The Theory of Everything is a British biopic-drama based on the life of physicist Stephen Hawking. It stars Eddie Redmayne as Hawking and Felicity Jones as his now ex-wife Jane and chronicles their relationship, from his early development of ALS to his success in physics.
The Theory of Everything Reviews
For their performances alone, The Theory of Everything might be worth a watch. Evidently, this true-life story has been Hollywood-ized for awards recognition and mass appeal.
While it goes on to tick all the events in Hawking’s life after this, we see neither the trauma of a man talking about the beginning, the end, and then the timelessness of time when counting days himself, or the bitterness of him fathoming the expanse of the cosmos trapped in a body restricted to a wheelchair. His deductions, derived after long, lonely and presumably agonising hours of work, are reduced to warm flashes of brilliance.
Even though the film is about a fulfilling marriage that finally fails, it never degenerates into negativity. The underlying message is that of hope, as put in words by the physicist himself, "While there is life, there is hope." We will toast to that.
A film as strongly scripted and impeccably executed as The Theory of Everything will be remembered for longer than Stephen Hawking's estimate of the end of time.
For those expecting a science lesson though, this film provides only fleeting moments of diet-physics. Instead, the focus is on Hawking's emotional discoveries, his "simple, elegant equation to explain everything" - love, hope and human endeavour, balancing the sadness of 'If only' with the courage of 'What if...?'This movie reportedly made Stephen Hawking cry. Watch it. You'll see why.
With top class production values and an impressive music score, the film hits the right notes on the technical front. When it comes to acting, it excels. Felicity Jones as the woman who stands by his side is first rate. But ultimately, this film belongs to Eddie Redmayne who has delivered an extraordinary performance. The physical transformation, right from the way he slumps in the chair, moves his hands, it is all very impressive.
The only bright spark in the film is the music by Johan Johansson, and although James Marsh showed tremendous hold of emotion and subject in his previous movies 'Man on wire' and 'Project Nim', the spark is sorely missed this time around.
The film boasts of skillful direction by James Marsh and an applause-worthy performance by star Eddie Redmayne, which is more than enough to keep you hooked throughout the film.
The Theory of Everything is a noteworthy film that features stellar acting, combined with wonderful music and direction. It takes a heartbreaking yet inspiring story, and marvelously depicts it on the screen. Though it may not be the film for viewers who want a brutal biopic, it’s still a film you can’t afford to miss.
The film hinges on the masterly performances by its lead players. Redmayne’s contortions don’t come across as choreographed as he conveys the resolve of Hawking without making a show of it. Jones proves to be a credible foil as Jane. The rest of the cast are simply fillers to generate awe for the principal characters.
Audience Reviews for The Theory of Everything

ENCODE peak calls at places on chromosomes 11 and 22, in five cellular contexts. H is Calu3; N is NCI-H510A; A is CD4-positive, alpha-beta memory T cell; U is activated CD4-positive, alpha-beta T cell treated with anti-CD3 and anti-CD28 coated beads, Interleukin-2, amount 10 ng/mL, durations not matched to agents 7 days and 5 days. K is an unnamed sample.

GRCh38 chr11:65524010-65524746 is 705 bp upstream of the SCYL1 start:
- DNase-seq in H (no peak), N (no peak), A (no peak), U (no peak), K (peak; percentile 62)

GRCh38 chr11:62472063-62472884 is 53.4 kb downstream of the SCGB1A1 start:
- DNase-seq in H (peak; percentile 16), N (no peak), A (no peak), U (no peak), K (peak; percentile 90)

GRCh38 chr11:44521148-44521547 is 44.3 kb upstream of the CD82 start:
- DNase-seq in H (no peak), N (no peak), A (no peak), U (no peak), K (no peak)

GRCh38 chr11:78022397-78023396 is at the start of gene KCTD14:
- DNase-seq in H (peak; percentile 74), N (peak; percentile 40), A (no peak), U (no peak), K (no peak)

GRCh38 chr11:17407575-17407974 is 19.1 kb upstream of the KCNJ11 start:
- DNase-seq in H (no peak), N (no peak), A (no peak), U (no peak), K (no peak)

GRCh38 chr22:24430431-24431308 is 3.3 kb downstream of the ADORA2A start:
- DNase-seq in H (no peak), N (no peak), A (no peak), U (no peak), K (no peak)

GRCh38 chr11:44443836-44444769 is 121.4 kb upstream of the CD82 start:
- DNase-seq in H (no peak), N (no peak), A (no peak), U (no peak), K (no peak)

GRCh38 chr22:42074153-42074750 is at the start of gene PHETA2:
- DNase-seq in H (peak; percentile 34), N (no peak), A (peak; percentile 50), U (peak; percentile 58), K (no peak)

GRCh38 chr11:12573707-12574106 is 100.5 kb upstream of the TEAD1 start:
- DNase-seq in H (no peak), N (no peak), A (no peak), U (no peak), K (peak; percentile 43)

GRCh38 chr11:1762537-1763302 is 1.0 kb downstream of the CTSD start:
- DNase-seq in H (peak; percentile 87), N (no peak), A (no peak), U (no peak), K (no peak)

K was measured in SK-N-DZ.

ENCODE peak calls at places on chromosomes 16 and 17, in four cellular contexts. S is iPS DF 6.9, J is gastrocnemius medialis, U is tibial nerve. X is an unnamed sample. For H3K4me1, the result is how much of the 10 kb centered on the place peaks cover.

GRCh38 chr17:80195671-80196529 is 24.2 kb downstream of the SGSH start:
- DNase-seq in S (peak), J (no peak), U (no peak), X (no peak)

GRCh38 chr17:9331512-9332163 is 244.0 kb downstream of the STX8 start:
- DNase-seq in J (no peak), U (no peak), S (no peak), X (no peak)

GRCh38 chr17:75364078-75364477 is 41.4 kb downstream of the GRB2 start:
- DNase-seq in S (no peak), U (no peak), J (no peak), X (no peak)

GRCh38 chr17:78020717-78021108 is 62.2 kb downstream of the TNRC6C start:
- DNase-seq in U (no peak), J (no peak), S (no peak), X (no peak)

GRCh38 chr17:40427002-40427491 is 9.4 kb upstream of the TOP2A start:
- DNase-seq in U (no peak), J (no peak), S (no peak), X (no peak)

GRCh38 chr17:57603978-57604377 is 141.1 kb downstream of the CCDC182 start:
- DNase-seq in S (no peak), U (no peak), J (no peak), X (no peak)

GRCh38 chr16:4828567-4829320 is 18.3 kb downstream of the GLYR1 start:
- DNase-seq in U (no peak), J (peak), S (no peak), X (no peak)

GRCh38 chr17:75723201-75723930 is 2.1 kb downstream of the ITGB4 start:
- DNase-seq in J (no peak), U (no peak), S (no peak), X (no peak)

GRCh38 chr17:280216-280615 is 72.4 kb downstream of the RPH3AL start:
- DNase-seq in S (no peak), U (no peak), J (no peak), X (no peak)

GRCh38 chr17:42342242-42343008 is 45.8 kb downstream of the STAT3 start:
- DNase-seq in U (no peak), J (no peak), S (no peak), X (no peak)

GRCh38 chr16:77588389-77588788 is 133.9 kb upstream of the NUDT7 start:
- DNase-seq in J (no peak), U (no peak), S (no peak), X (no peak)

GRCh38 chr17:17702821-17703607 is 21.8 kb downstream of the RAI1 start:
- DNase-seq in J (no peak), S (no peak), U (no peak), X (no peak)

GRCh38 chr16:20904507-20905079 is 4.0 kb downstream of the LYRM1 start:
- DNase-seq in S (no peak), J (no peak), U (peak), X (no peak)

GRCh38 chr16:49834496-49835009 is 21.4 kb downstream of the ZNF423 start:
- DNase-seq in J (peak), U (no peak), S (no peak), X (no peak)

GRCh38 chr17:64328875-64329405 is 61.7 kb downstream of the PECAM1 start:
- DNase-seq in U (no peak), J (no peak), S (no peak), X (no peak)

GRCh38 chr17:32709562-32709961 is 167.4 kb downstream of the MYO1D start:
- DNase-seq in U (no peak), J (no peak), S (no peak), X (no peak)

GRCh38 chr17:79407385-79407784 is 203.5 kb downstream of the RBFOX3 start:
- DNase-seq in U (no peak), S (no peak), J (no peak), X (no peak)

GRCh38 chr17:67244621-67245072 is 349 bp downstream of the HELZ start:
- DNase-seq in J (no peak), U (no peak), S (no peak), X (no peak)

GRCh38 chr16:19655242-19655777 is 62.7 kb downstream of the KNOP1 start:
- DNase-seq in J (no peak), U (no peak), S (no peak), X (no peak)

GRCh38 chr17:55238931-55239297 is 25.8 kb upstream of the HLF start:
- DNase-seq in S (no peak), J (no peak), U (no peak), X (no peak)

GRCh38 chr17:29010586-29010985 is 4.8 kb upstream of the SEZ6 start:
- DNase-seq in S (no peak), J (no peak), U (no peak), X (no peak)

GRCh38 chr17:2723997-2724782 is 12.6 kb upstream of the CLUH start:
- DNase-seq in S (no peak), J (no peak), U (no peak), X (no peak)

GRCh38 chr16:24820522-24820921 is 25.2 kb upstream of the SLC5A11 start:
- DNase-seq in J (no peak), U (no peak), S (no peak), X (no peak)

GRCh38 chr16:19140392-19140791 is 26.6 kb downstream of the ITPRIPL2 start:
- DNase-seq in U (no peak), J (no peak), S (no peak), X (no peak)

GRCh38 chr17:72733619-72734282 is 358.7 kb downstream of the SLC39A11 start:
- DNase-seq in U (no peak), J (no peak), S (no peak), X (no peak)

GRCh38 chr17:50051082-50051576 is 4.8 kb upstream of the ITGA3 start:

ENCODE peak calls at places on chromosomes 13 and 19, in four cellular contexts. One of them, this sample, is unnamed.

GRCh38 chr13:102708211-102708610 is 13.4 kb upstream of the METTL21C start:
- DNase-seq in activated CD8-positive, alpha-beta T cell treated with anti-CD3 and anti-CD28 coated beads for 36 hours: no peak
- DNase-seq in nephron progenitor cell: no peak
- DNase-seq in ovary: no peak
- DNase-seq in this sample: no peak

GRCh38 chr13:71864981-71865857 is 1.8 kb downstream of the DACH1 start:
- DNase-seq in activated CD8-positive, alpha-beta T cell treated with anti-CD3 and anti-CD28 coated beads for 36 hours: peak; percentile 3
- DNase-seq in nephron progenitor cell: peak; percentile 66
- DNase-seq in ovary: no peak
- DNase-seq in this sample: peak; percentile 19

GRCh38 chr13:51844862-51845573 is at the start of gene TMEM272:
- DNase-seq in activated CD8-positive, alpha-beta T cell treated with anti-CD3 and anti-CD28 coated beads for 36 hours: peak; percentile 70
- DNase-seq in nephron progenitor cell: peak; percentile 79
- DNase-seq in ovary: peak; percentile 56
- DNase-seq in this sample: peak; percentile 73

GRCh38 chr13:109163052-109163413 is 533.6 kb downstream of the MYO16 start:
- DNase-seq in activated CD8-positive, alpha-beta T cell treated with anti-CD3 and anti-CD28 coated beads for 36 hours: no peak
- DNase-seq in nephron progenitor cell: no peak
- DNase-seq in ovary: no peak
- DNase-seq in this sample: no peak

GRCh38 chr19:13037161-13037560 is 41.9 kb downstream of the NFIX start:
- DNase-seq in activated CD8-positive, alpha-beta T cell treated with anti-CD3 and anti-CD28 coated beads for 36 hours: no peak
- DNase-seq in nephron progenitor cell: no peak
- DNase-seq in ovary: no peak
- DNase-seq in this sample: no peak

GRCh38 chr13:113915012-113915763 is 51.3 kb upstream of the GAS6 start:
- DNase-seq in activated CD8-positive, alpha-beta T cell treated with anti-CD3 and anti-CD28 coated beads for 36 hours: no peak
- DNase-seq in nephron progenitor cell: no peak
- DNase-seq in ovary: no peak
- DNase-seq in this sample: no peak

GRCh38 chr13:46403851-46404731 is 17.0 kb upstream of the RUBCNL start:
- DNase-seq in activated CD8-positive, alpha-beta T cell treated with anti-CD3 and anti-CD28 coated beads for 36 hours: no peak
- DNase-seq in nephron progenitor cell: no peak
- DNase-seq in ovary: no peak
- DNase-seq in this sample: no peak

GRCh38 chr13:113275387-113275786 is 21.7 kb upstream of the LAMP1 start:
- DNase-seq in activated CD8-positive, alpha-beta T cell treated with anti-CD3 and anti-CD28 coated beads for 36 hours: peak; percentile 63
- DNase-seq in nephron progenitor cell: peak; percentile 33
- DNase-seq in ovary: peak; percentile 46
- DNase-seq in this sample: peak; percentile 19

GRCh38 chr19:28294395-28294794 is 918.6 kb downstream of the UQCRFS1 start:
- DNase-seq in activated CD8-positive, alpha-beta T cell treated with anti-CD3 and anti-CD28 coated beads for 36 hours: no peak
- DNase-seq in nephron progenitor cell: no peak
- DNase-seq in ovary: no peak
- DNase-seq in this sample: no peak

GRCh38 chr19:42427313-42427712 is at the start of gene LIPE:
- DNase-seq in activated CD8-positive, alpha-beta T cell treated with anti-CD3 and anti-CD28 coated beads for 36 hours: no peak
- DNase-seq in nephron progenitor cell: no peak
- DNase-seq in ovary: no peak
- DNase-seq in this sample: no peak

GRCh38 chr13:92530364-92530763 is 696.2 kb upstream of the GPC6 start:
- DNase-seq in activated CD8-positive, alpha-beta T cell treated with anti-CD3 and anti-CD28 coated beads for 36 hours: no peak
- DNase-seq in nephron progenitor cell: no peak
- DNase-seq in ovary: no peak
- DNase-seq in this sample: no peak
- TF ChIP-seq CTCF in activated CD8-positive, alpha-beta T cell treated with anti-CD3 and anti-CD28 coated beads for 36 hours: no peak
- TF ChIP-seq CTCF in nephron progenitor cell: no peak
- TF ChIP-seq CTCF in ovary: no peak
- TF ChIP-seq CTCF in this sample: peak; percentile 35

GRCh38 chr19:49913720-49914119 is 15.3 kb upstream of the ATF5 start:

Anthony McCarten may have had plenty of headaches while writing this romantic drama under the disguise of a biography, because how large a gimmick is the story, the same goes for director James Marsh in building the setup. They should've had gone back in time, defying their subject scientist's theory, and pondered upon how to create an adaptation of a memoir which seems partly biographical and mostly a novella. I haven't read the memoir and nor do intend to, but the main problem with this apparently inspiring film is that it focuses more on the personal lives of Professor Hawking and his ex-wife. While that be it, the thing that fuels this problem into a wildfire is that the audience think of it as just not a romantic drama (like the synopsis suggests), but actually an upright biography about the cosmologist.
To an extent, even director James Marsh (whose Oscar-winning doc Man On Wire, about Philippe Petit's daredevil act, failed to gather traction, so Robert Zemeckis is making a film) tries to sweep it off as a romantic drama. The ounces of insights into the professor's study and his theories can be found only in the background, thus nullifying the whole shindig. As a romantic drama, I started loathing few characters, which if I disclose who may cause you to loathe me as well; characters who can be found in a string of romantic dramas over the past decades.
As a biography, which it sometimes pretends to be, The Theory of Everything shuns science which is ironic. Eddie Redmayne is fabulous, although he may slip by with only an Oscar nod, maybe. Felicity Jones is sweet and so were the supporting characters, who would have had bigger roles to act if this were not a genre confusing tide.
The cinematography is fine, and so is the music, the latter of which tries to support the apparent inspiration inducing characteristic I was talking about. All said and done, the film never quite bores you, always engaging us with short sequences that describe as to what really happened since 1963. Had they exploited 5 minutes of the 120 minute narration to explain his disease, I would have jumped up in my chair.
BOTTOM LINE: The Theory of Everything is a non-self-deprecating drama that takes its viewers on a canoe-ride into the lives of the great Stephen Hawking and second-rate Jane Hawking. A drama so good and a biography so bad that if I wanted to learn about the scientist's theories, I would reread his books.
Redwayne nails it as stephen hawkings. Felicity jones is also great with everything working perfectly especially background music.